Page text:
1870’s William Jackson was commissioned by the Union Pacific to document the scenery along the various railroad routes he also photographed many Native American Indian tribes as well as the Yellowstone Lake Area which helped convince the U.S. Congress to make it the first National Park in March 1872.
1880’s – New smaller cameras made it easier to take photos of ordinary people’s lives in a less formal way. 1880- The first “Halftone” published in a newspaper.
1890’s – Jacob Riis, his book How the Other Half Lives depicted the slums of New York.- uses it for social reform. W H R Rivers 1898 Torres Straits Expedition.
1900’s – Lewis Hine, like Riis used his camera as a tool for social reform. His photographs were instrumental in changing child labour laws in the United States. 1905 the National Geographic changed from being a text-oriented publication closer to a scientific journal to featuring extensive pictorial content. Alfred Stieglitz – The Steerage, 1907. 1909 Albert Khan began his Archives of the Planet, over the next 22 years he sent many photographers to more than 50 countries around the globe to create a visual record.
Easier printing techniques – Newspapers realised that pictures, with easy-to-read captions and short paragraphs would capture the imagination and a new target audience. The Daily Mirror, launched in 1904, was the world’s first newspaper illustrated exclusively with photographs and was an instant success.
1910’s – 1913 Mexican Revolution was one of the first to have been documented with photography throughout the war.1914 the arrest of Archduke Ferdinand’s assassin.This image is significant due to it’s historical value, this event has been regarded as the beginning point of the first world war. 1914-1918 coverage of WWI. 1917 sees the development of the first commercial 35mm Leica camera although it was not introduced to the public until 1925.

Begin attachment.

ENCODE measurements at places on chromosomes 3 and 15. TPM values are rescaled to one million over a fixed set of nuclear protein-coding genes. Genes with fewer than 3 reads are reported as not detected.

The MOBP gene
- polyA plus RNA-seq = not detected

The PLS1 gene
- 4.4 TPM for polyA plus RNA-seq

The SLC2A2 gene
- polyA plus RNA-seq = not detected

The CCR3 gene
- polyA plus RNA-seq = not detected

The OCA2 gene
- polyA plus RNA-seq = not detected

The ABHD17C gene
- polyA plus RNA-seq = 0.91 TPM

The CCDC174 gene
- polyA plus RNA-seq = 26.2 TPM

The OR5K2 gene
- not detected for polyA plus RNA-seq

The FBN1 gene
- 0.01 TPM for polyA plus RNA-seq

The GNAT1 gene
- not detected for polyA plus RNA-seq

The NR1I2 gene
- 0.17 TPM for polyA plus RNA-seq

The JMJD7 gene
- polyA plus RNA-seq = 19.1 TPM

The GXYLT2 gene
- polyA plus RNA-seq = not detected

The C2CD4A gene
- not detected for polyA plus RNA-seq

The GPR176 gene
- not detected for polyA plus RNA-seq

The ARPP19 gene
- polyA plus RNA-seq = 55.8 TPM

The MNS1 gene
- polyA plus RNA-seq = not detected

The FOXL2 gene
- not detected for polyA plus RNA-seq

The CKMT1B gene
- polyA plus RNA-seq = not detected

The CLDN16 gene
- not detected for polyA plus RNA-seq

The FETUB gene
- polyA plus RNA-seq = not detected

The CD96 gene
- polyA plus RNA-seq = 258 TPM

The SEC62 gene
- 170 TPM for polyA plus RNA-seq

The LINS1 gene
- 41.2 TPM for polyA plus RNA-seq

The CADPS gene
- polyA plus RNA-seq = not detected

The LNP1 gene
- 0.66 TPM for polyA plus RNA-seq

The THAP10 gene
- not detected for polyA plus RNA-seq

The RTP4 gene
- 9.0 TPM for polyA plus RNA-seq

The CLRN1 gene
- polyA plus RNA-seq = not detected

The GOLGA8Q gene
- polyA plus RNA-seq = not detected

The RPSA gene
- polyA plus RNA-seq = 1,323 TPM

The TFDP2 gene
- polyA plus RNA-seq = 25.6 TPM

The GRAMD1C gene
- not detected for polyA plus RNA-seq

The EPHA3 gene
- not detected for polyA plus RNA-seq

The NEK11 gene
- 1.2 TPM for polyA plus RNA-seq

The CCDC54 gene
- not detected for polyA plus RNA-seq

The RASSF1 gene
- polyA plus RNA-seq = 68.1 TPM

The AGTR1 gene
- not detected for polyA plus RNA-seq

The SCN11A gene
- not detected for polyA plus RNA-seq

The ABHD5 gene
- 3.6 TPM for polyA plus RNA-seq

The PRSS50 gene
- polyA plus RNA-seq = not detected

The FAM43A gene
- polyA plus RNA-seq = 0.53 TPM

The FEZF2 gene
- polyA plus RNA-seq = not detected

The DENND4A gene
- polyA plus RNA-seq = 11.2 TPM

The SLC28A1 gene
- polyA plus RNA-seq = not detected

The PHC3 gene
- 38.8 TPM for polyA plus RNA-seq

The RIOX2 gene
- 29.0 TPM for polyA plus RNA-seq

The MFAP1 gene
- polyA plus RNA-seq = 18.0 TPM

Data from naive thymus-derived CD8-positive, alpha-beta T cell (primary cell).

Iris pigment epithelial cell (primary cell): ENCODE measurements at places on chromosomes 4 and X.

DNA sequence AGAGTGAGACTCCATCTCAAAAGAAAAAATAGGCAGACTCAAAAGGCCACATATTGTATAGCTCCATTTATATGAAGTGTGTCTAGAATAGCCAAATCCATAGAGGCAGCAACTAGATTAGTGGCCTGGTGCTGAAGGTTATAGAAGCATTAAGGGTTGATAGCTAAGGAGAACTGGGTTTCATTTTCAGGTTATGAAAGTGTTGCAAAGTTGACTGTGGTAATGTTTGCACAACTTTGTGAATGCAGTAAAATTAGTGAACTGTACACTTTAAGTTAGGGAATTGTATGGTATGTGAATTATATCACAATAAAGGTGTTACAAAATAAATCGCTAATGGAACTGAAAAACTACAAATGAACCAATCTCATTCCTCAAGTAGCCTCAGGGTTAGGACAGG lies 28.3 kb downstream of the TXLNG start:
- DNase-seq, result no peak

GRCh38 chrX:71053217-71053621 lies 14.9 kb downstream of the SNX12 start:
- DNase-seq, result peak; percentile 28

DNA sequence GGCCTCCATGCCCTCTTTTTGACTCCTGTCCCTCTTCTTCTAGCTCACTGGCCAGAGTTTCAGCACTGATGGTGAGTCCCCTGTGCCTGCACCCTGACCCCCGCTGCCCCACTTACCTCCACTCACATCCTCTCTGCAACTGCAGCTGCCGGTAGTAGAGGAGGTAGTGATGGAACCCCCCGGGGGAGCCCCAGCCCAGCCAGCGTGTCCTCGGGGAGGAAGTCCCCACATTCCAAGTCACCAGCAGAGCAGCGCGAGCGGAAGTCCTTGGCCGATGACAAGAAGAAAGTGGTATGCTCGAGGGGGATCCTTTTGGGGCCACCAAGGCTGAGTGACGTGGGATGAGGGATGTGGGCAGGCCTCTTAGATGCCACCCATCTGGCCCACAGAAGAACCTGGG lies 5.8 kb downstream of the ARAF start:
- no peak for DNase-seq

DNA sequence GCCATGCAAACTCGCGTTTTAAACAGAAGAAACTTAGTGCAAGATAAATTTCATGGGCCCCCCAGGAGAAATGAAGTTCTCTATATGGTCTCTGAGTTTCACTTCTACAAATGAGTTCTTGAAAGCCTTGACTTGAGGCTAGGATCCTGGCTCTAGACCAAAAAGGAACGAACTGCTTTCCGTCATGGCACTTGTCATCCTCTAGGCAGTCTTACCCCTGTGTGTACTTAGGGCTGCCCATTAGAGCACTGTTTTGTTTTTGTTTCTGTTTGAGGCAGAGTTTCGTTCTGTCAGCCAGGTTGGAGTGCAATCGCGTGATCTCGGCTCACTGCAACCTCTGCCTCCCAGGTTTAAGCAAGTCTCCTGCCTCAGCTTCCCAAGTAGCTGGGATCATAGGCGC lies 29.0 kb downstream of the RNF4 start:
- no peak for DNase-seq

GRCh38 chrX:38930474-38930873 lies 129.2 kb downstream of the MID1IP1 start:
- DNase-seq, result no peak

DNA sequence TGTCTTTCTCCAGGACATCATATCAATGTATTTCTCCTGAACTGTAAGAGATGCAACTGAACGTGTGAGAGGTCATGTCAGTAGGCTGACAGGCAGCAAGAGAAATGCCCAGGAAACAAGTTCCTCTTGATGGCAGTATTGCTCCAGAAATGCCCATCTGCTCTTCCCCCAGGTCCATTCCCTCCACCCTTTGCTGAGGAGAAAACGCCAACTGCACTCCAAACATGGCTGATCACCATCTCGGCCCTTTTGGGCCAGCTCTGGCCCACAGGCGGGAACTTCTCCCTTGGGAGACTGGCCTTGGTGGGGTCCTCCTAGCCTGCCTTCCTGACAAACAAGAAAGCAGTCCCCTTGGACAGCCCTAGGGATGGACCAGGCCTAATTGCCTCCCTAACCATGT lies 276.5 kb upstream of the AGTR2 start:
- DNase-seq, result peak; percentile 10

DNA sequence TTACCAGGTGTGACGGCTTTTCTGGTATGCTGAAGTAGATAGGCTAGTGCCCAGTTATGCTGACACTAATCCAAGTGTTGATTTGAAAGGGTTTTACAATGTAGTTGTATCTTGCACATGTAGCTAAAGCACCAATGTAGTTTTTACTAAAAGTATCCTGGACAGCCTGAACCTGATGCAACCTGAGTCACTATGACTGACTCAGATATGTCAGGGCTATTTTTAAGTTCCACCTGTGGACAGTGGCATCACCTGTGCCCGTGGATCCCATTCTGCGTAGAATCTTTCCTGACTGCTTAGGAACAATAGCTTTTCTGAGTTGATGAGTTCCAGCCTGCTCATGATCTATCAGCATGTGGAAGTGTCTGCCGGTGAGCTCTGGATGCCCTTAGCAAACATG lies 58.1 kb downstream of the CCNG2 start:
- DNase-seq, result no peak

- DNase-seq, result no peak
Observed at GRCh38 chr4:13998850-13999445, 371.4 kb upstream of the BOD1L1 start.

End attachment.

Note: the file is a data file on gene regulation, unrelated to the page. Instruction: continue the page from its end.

1920’s – saw the appearance of weekly picture magazines allowing for several pages to “tell a story and develop a theme through a series of pictures.” Probably the earliest picture magazine was the Berliner Illustrierte Zeitung (Berlin Illustrated Newspaper) in 1928.Charles Sheeler photographs the Ford factory.
1930’s – The Farm Security Administration – Dorothea Lange , Walker Evans, Arthur Rothstein, Ben Shahn and other photographers – approximately 30 all told – were briefed to take “persuasive” photographs to cover the effects of the depression on rural slums. Leni Riefenstahl propaganda fims and photography promoted the values of Aryan superiority and Nazi ideology to the world. Henri Cartier-Bresson started capturing the world around him with his small discreet Leica.Bill Brandt published picture books such as The English at Home and A Night in London. He also undertook many Picture Post assignments.
1940’s – Magnum-1947, Cartier-Bresson and photographers Robert Capa and David Seymour formed a picture agency called “Magnum”.
Photo Essays -1948 LIFE magazine photo essay, “Country Doctor” by W. Eugene Smith who spent 23 days in Kremmling, Colorado, chronicling the day-to-day challenges faced by a general practitioner named Dr. Ernest Ceriani.